‘We won’t stop ‘til we drop’

250 SATURDAYS ON: A small group of spirited campaigners are stubbornly continuing to walk the walk…maintaining their weekly protests five years after the closure of Roscommon A&E…as PAUL HEALY reports

It’s been 250 Saturdays now – and counting.

              Almost five years on (the actual anniversary will be in July) they’re still protesting outside Roscommon County Hospital.

              One hour, every Saturday, every week, every month, every year. In rain, hail, snow and sunshine.

              They are small in number, but fiercely determined. Often it’s just Bill and Christine. Sometimes they have one or two more people with them. Joe and Esther Donlon from Ballyleague are two regulars. So is Bernie Dunne. Bill and Christine hardly ever miss a Saturday.            

Bill Cunningham is a retired Garda, a familiar sight around town on his bicycle. He has been known to highlight the hospital campaign in the Roscommon Easter Parade, marching or cycling up the streets with two big placards attached to his body.

‘Restore 24/7 A&E.’

            Over the years Christine Walker has voiced her frustration on the hospital issue in the letters page of the Roscommon People (as has Bill), pointing out that the public here have been discriminated against since the A&E closure. And every Saturday, like Bill,  she makes the most visible protest possible; marching up and down outside the hospital, refusing to let the ghosts of 2011 rest.

            Another Saturday afternoon regular is Bernie Dunne. When she recently dislocated two fingers, she refused to go to hospital in Galway. Instead, she insisted on being seen in Roscommon. When her family left Leixlip in 1994, one of the reasons they moved to Roscommon town was because of the County Hospital (they were also impressed with the local schools and the GAA club). She has no intention of giving up on the hospital now.

            I have promised myself many times in recent months that I must stop some Saturday and chat to these hardy, resolute campaigners. But I always seemed to have something else to do, somewhere else to go (or it was lashing rain!). Some people see their stubborn campaign as utterly irrelevant now, even embarrassing. Others greatly admire them and perhaps feel some guilt that they’re not out there with them. Whatever your view, there is surely something very admirable about their refusal to let go, not to mention their willingness to devote every Saturday afternoon to their protest.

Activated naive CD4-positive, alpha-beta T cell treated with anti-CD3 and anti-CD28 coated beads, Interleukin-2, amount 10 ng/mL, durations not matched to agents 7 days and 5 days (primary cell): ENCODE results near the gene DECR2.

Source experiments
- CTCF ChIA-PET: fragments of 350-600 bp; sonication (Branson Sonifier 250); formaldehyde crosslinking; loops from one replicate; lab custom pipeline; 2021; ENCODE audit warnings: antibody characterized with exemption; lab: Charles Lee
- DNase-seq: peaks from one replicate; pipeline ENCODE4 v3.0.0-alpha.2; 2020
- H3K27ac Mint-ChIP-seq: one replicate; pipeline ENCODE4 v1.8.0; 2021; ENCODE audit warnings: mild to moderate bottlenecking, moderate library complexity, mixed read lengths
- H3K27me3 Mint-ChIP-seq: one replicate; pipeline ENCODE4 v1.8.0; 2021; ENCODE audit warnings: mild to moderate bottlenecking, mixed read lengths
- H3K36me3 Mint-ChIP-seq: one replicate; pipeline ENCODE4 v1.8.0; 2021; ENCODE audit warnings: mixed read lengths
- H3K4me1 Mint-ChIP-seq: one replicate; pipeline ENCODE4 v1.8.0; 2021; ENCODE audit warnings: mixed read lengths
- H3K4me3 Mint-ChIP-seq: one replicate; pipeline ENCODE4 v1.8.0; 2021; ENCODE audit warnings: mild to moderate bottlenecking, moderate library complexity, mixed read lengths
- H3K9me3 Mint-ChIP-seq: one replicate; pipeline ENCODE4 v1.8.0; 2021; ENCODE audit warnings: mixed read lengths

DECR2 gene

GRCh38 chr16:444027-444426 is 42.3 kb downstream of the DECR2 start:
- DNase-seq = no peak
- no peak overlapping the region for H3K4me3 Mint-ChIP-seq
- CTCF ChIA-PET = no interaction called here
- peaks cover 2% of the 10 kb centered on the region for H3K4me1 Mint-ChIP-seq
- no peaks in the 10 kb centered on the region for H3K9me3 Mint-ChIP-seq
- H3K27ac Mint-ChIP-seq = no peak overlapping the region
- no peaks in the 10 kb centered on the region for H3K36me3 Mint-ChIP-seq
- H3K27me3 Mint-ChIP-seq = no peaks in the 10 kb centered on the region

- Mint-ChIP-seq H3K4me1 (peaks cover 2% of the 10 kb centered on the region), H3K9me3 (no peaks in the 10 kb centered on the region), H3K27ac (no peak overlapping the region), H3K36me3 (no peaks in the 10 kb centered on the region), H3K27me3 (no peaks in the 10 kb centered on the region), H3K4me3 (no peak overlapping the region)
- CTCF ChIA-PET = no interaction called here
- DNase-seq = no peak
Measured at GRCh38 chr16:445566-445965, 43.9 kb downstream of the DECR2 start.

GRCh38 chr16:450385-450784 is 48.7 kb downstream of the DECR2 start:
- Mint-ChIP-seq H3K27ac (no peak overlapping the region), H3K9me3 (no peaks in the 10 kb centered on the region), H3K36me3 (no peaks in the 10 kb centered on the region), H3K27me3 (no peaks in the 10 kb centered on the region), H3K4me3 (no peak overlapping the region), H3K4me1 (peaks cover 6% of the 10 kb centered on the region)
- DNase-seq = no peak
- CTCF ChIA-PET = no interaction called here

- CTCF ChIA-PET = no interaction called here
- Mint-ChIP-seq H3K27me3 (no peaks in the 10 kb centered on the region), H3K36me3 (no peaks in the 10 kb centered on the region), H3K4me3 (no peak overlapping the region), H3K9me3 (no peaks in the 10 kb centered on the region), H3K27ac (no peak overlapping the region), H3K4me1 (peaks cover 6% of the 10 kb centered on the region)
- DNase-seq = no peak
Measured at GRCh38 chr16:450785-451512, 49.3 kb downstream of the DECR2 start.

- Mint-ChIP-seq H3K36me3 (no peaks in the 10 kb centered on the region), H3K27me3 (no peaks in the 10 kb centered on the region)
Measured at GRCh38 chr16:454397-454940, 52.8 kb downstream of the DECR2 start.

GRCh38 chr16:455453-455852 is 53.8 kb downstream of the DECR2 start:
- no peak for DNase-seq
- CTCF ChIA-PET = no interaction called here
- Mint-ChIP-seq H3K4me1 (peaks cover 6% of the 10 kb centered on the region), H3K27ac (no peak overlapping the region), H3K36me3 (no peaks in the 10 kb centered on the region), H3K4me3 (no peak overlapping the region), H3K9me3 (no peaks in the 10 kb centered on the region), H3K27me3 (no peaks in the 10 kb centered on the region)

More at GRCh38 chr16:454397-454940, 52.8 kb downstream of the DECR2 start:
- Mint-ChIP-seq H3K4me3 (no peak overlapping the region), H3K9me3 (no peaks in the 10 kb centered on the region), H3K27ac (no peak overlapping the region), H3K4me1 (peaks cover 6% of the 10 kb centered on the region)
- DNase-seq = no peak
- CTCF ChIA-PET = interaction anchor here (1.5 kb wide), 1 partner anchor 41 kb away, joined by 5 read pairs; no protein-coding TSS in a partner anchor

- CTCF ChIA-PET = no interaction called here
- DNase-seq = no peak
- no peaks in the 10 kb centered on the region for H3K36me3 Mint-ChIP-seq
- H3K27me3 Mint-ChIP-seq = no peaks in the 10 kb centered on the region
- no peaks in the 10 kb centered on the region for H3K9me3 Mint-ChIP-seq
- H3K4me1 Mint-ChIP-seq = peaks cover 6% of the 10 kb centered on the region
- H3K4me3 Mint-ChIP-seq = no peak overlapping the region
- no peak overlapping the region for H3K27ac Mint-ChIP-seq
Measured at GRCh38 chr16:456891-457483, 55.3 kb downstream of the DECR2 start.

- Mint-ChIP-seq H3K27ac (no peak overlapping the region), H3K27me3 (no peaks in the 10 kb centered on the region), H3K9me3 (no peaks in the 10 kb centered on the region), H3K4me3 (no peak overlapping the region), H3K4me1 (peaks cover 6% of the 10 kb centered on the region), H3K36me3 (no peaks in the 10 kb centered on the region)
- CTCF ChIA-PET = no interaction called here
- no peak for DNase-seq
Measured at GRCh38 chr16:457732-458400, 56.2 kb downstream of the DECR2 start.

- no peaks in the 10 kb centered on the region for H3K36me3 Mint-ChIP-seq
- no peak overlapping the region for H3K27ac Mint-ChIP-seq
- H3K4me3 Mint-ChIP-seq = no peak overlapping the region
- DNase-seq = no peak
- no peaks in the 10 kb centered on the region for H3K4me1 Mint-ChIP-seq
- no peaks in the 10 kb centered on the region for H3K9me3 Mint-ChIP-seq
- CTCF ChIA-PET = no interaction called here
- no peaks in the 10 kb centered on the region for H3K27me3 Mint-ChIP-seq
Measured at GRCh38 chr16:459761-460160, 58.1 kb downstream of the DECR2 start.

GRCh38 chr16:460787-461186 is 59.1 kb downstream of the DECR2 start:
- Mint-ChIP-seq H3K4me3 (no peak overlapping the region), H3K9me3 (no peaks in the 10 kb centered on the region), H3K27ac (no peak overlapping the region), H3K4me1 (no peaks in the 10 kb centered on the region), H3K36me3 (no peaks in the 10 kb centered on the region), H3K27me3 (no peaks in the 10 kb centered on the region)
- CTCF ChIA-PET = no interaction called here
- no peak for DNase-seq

Last Saturday, I stopped the car. It was business as usual. Every Saturday, it is business as usual. They arrive outside the County Hospital just before 2.30 pm, and for the following hour they march up and down, sometimes chatting, sometimes silent. Occasionally, pedestrians stop and have a word; passing motorists frequently honk their horns.

            They each bring their own sign or placard. Christine and Bernie hold smaller ones, but Bill’s ‘protest look’ is well established: two large placards fitted over his head and shoulders, so that the slogan can be seen front and back.

            The Saturday afternoon ritual began in July 2011, when, amidst huge controversy, Roscommon Accident & Emergency Unit was closed down. The weekly protest takes place in front of the old A&E, now an Urgent Care Centre.

            At 3 o’clock last Saturday, there was rain and hail; within ten minutes, pleasant sunshine had returned. The protestors are glad of good weather, but unperturbed (“we have wet suits!”) by the often deplorable conditions they encounter. As far as they’re concerned, nothing – including critics – will stop them.

  Bernie: “We do get people telling us we’re wasting our time, that it’s a lost cause. But there’s much less criticism than support. Mostly, people are very supportive. Motorists are constantly beeping their support…and some even stop. People out walking stop and support us. 95% of the feedback we get is positive.”

            Christine Walker says the protestors are not expecting Roscommon A&E to be re-opened, certainly not in the short-term. What they want is an improvement in emergency services. As she sees it, this is literally a life or death issue.